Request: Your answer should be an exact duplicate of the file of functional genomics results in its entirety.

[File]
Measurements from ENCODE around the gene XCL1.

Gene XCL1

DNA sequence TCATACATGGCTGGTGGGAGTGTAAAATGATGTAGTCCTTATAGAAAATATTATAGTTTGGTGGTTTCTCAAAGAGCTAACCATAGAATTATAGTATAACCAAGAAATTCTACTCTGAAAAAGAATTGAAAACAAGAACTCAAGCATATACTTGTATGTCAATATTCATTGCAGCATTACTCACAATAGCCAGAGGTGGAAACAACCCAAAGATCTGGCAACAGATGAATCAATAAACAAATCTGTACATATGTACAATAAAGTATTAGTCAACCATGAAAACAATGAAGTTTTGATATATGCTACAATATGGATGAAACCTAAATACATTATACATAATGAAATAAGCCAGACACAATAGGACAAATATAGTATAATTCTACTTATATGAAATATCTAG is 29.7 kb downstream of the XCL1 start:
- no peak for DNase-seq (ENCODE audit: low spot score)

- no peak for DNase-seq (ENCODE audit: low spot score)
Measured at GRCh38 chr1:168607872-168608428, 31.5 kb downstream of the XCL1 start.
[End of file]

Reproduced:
Measurements from ENCODE around the gene XCL1.

Gene XCL1

DNA sequence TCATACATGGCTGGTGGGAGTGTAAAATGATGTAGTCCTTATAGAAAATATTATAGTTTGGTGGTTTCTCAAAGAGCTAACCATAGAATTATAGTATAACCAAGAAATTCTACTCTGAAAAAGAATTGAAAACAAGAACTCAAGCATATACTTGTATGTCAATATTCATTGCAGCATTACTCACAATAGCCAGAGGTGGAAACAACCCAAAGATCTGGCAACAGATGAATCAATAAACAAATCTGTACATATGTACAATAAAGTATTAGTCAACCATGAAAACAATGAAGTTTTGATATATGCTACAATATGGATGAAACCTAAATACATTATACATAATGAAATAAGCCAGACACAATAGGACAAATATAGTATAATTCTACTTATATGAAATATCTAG is 29.7 kb downstream of the XCL1 start:
- no peak for DNase-seq (ENCODE audit: low spot score)

- no peak for DNase-seq (ENCODE audit: low spot score)
Measured at GRCh38 chr1:168607872-168608428, 31.5 kb downstream of the XCL1 start.